say internet links from "disclosure documents" are included - making the issuing company responsible for their content. But company web sites do not form part of these documents. The SEC also issued a reminder to web site operators that certain activities connected to online private offerings required such operators to register as broker-dealers under securities law. The rules are expected to take effect within a week. Existing SEC rules make telephone consent for customers to receive documents by e-mail permissible. They stress the existing SEC principle that investors should not be excluded from the marketplace because they do not own a computer. The SEC release solicits comment on a variety of issues relating to the increasing use of the internet as an investment tool for both customers and companies. [The interpretive release can be found at the following URL:]

**** NOTES ****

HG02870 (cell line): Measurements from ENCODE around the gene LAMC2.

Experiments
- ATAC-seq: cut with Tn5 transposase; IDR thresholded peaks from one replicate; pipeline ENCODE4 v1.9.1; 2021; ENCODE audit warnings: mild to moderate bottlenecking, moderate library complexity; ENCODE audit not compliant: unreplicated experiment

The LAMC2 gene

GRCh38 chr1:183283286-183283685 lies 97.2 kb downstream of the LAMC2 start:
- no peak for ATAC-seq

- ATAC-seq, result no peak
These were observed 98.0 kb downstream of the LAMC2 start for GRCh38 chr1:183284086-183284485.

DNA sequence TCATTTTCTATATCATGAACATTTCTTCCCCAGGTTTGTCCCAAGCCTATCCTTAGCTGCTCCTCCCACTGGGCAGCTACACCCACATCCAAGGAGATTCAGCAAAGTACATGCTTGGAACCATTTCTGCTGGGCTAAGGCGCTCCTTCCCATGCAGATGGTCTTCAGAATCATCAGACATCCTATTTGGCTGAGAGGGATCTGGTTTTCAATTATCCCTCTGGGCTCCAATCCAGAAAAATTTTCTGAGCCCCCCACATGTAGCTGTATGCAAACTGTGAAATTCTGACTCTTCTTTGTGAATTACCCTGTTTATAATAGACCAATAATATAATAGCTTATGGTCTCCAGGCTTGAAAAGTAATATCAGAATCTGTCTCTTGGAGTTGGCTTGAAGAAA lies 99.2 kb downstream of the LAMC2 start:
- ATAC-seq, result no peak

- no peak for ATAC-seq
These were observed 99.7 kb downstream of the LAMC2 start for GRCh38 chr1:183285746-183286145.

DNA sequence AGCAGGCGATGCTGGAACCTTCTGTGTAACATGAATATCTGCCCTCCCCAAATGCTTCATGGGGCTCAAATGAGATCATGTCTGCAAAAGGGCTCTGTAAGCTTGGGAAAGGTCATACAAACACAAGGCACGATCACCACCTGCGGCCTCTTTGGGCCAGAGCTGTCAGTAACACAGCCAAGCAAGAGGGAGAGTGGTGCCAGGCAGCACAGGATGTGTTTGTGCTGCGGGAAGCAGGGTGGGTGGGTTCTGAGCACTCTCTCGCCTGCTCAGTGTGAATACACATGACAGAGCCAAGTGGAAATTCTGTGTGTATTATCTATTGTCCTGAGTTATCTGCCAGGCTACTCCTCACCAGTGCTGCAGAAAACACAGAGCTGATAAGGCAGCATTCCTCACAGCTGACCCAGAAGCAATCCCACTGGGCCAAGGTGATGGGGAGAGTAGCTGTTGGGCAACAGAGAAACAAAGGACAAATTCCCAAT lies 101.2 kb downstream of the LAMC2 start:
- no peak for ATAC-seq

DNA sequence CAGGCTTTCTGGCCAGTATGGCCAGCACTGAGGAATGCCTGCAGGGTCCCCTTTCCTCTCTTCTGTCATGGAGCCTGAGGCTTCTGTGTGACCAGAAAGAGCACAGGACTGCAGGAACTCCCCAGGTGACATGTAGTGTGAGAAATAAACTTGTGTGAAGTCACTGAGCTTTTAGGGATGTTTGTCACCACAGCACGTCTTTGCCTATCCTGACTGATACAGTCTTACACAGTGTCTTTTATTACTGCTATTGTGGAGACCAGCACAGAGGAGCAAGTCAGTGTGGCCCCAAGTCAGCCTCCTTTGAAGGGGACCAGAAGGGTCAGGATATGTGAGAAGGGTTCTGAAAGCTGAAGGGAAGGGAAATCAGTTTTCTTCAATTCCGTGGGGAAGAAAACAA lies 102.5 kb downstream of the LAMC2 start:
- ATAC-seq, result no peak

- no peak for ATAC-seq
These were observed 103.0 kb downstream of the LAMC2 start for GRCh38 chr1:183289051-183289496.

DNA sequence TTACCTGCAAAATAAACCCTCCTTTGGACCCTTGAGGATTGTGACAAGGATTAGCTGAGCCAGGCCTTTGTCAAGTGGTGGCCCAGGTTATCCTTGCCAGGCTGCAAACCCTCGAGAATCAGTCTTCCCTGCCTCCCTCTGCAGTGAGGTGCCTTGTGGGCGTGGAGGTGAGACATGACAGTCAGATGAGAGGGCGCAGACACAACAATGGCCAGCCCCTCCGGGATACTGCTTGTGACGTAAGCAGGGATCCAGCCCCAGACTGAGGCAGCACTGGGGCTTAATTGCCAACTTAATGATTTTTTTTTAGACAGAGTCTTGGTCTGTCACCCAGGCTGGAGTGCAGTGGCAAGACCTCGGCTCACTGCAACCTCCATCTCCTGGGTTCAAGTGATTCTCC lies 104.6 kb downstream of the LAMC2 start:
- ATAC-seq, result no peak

MIRLN (Misc. IT Related Legal News) is a free product for members of the American Bar Association’s Cyberspace Law Committee, et al., and is produced by KnowConnect PLLC. Members of the ABA Cyberspace Law Committee automatically receive MIRLN postings (about every third week); members can manage their subscriptions at (find the “Listserves” box; MIRLN comes through the CLCC-MEMS listserve). Others who wish to be added to the MIRLN distribution list should send email to Vince Polley ( with the word “MIRLN” in the subject line, and similarly will be removed from the distribution list after sending email to Vince with the words “MIRLN REMOVAL” in the subject line.

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SOURCES (inter alia):
1. The Filter, a publication of the Berkman Center for Internet & Society at Harvard Law School,
2. InsideHigherEd -
3. SANS Newsbites,
4. NewsScan and Innovation,
5. BNA’s Internet Law News,
7. McGuire Wood’s Technology & Business Articles of Note
8. Steptoe & Johnson’s E-Commerce Law Week
9. Eric Goldman’s Technology and Marketing Law Blog,
11. Readers’ submissions, and the editor’s discoveries.